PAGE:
How to Join LinkedIn with an Invitation
When you open the message, you see an invitation to join LinkedIn.
There might be some extra text if the person inviting you personalized the message. You also see a button or link that takes you back to LinkedIn to create your account.
Click the button or link from your invitation e-mail.
You should see a new window open that goes to the LinkedIn website and asks to verify your name and e-mail address, as well as enter a password for your new LinkedIn account.
If you want to be known on LinkedIn by another version of your name (say a nickname, maiden name, middle initial, or proper name), or if you want to use a different e-mail address from the one used for your invitation, you can change the details in those fields — First Name, Last Name, Email.
Enter your correct first name and last name, and create a new password for your account. Then click the Join Name's Network button.
You’ll be taken to the Create a LinkedIn Profile Like (the name of your inviter). At this point, LinkedIn wants to collect some basic information it will use to create your account.
Try to pick a password that no one else can guess. You should use a combination of letters and numbers, and avoid commonly used passwords like your name, the word password, a string of letters or numbers that are next to each other on the keyboard (for example, qwerty), or a password that you use on many other sites.
Complete the fields presented on the Create a LinkedIn Profile page to tell LinkedIn your current employment status, company name, job title, industry, country, and ZIP code.
In the first set of radio buttons, you can choose between three options to identify your current employment status: employed, job seeker, or a student.
Confirm your country of residence by selecting your country from the drop-down list provided, and then enter your ZIP or postal code in the box provided.
Enter your Job Title, and the name of the Company where you are currently employed in the boxes provided. (This includes any self-employed folks out there.)
Depending on your employment status, LinkedIn may reload the page with a new field, Industry. Use the drop-down list to identify which industry you feel you belong to. If you’re not employed at the moment, LinkedIn will ask you for your most recent job title and company.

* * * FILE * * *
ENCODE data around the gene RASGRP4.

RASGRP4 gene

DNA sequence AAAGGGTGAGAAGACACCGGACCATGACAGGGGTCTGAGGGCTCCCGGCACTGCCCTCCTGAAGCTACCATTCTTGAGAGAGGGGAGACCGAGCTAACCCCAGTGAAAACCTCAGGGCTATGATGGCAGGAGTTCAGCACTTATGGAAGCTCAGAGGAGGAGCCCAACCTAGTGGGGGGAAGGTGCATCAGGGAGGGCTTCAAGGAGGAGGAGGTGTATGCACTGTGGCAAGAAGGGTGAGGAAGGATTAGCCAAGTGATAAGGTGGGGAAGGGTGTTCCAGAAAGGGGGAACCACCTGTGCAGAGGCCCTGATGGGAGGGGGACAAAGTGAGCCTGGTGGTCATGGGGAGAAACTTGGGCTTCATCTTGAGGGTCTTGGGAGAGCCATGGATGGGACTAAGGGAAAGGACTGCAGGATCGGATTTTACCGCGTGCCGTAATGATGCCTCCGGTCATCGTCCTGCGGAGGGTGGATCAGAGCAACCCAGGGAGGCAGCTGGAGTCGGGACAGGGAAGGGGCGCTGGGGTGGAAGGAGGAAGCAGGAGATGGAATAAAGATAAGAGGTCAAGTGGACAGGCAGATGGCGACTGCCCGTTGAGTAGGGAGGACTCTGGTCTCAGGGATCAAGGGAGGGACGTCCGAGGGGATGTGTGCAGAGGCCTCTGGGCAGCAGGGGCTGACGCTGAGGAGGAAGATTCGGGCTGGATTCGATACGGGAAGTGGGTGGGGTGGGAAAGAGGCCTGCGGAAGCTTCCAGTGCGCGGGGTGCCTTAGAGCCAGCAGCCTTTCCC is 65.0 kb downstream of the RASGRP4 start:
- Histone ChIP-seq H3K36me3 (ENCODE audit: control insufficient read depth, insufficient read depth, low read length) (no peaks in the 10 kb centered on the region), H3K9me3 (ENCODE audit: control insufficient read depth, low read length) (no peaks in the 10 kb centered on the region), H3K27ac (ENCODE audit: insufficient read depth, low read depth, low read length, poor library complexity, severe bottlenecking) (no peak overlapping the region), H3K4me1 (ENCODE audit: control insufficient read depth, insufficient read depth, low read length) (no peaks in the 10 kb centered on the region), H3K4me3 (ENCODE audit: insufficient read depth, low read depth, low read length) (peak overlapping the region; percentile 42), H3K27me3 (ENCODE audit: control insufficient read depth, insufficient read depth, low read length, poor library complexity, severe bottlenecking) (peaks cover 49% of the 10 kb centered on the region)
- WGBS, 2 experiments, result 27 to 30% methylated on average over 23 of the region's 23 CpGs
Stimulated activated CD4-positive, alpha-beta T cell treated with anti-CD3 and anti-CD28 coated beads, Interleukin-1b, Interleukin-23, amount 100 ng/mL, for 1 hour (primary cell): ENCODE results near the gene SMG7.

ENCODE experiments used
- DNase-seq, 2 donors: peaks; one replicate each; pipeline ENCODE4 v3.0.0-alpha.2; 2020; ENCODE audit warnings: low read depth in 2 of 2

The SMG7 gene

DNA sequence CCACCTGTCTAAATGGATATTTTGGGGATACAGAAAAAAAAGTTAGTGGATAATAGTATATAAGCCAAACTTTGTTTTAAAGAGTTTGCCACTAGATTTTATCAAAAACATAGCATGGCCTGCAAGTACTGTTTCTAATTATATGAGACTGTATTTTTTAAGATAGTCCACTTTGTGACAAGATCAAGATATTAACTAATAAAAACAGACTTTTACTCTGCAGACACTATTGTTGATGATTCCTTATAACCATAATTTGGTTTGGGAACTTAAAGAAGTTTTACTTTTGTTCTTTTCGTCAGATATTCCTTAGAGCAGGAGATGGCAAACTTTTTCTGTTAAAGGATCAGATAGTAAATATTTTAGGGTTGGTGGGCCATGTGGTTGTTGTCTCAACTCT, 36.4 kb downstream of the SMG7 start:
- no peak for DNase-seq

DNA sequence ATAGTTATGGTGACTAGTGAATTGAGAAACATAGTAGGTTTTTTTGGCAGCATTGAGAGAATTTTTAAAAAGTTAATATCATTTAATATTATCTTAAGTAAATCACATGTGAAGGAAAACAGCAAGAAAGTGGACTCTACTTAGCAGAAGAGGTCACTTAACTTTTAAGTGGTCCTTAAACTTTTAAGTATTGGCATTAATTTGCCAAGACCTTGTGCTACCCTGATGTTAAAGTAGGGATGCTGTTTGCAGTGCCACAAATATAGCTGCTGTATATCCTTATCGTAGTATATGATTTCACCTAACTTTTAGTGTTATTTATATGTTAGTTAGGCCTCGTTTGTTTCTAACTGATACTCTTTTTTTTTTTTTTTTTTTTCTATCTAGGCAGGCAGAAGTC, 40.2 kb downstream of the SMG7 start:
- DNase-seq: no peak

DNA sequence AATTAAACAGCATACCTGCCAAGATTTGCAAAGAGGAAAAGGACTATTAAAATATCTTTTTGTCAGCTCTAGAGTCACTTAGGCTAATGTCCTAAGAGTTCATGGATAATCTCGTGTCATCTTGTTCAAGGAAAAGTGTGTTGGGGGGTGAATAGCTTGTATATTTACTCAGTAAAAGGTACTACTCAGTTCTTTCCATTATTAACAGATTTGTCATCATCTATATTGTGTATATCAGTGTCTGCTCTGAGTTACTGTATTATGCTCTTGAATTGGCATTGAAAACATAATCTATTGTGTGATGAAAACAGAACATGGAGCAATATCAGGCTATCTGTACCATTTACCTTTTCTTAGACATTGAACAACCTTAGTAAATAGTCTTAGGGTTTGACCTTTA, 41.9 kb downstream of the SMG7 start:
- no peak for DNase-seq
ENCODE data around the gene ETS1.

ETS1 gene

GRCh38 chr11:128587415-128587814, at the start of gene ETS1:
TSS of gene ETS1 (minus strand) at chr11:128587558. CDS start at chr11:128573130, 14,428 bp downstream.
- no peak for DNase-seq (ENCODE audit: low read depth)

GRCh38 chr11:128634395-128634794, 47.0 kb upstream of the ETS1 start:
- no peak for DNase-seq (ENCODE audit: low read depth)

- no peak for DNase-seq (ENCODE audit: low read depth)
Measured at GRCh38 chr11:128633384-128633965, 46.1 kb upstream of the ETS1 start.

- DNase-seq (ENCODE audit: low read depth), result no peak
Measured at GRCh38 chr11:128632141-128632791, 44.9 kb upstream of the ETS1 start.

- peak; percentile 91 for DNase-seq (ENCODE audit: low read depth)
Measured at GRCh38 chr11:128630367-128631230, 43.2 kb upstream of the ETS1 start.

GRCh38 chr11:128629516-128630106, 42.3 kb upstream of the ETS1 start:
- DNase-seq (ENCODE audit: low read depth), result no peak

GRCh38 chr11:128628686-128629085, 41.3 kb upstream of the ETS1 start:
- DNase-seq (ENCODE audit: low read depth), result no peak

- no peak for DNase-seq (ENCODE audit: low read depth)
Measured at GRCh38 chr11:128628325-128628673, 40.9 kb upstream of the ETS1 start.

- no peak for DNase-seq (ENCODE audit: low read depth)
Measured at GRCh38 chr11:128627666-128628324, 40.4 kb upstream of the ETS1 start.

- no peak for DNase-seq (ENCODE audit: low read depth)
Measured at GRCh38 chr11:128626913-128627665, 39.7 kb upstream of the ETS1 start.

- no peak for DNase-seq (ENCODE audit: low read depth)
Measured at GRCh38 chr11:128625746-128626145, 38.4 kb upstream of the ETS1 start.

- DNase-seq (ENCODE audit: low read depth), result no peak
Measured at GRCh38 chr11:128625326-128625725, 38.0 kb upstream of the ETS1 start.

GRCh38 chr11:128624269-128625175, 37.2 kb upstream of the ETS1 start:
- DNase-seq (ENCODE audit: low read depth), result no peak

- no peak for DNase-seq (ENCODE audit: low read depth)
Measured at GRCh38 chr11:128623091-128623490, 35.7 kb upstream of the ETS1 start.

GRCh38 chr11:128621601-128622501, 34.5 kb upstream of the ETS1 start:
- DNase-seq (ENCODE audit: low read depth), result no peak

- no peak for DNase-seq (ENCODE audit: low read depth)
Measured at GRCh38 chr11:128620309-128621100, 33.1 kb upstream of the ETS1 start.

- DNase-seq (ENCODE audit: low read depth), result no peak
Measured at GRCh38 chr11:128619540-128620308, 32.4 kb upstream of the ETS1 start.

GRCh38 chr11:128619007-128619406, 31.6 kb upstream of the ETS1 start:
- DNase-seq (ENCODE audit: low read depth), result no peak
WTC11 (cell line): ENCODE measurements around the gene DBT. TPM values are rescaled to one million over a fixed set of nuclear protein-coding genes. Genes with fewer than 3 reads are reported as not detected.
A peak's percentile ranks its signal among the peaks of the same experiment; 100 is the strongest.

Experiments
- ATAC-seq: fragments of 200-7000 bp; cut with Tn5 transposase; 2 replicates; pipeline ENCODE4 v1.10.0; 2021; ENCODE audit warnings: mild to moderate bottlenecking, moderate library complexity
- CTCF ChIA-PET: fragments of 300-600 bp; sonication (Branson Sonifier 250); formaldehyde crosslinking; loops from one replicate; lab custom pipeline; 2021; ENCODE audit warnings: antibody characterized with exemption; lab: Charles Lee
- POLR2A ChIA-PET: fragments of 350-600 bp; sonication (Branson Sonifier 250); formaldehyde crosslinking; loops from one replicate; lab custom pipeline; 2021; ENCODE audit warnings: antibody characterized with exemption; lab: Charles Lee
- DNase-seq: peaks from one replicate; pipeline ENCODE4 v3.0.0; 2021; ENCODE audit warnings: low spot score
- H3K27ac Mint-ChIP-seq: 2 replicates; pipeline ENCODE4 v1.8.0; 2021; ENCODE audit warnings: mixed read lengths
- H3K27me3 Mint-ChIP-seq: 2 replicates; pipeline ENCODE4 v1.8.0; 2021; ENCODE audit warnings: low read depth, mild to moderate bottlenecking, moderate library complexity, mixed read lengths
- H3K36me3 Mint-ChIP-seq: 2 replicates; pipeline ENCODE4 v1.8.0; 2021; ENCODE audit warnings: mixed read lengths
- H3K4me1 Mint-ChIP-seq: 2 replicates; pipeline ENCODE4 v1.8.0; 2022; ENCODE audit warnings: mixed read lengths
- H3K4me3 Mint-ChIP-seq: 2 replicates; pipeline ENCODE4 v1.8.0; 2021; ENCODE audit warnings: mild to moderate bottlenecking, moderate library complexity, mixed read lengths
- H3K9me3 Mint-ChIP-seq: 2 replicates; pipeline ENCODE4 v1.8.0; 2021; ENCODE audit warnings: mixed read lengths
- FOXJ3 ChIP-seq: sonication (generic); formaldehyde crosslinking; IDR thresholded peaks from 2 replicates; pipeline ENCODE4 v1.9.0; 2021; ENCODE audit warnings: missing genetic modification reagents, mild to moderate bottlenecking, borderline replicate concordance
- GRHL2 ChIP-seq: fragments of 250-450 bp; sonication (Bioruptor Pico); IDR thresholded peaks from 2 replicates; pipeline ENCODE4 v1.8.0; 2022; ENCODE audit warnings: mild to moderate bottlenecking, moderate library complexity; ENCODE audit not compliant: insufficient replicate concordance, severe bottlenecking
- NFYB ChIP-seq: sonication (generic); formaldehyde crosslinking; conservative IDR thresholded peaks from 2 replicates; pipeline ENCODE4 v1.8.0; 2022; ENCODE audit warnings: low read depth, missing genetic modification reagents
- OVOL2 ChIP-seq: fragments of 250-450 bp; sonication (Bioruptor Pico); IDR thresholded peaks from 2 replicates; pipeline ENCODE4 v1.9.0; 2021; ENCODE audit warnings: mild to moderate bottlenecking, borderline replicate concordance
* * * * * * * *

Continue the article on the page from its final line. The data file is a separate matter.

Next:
Click the Create my Profile button to proceed.
LinkedIn offers to import your contacts from your e-mail program. LinkedIn walks you through the steps of importing your address book, offering you the chance to connect to existing members of LinkedIn. If you like, you can click the Skip This Step link and come back to this after you create your account.
It might be tempting to start inviting friends and colleagues to connect with you right away, but you might want to work on your profile or think of a strategy first before flooding people’s e-mail inboxes with invitations. You can always invite people to connect with you at any time.
Decide who you want to connect with using your new LinkedIn account.
After you import your e-mail contacts, LinkedIn confirms your connection to the person who invited you, and asks whether you want to invite anybody else by looking at your e-mail contacts and showing you which contacts are already on LinkedIn that you can connect with. You can select the check boxes to Add Connections now or you can click Skip This Step and invite people later.
Click either the Add Connection(s) button or the Skip This Step link.
LinkedIn offers the ability to send e-mails to those contacts who are not yet on LinkedIn. It then recommends people you may know and suggests you download the mobile application. After that point, LinkedIn creates your account and takes you to your home page.
If you want to take a break to check your e-mail, you'll find a nice Welcome to LinkedIn! message there from LinkedIn Updates, assuring you that you're now a registered LinkedIn user.
The e-mail includes connection links to people you may know on LinkedIn and lets you look at other people you may know so that you can connect with them as well.